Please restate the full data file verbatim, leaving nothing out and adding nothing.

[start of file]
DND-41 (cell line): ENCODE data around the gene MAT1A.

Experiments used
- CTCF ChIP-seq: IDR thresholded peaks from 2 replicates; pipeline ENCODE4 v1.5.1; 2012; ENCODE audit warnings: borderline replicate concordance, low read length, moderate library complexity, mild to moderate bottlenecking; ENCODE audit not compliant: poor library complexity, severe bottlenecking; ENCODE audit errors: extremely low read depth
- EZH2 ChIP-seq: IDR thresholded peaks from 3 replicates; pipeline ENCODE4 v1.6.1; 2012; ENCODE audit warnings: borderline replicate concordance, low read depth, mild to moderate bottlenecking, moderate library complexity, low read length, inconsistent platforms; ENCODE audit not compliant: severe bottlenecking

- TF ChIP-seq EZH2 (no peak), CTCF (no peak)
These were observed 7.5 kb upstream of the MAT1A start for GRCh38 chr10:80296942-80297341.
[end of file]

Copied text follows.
DND-41 (cell line): ENCODE data around the gene MAT1A.

Experiments used
- CTCF ChIP-seq: IDR thresholded peaks from 2 replicates; pipeline ENCODE4 v1.5.1; 2012; ENCODE audit warnings: borderline replicate concordance, low read length, moderate library complexity, mild to moderate bottlenecking; ENCODE audit not compliant: poor library complexity, severe bottlenecking; ENCODE audit errors: extremely low read depth
- EZH2 ChIP-seq: IDR thresholded peaks from 3 replicates; pipeline ENCODE4 v1.6.1; 2012; ENCODE audit warnings: borderline replicate concordance, low read depth, mild to moderate bottlenecking, moderate library complexity, low read length, inconsistent platforms; ENCODE audit not compliant: severe bottlenecking

- TF ChIP-seq EZH2 (no peak), CTCF (no peak)
These were observed 7.5 kb upstream of the MAT1A start for GRCh38 chr10:80296942-80297341.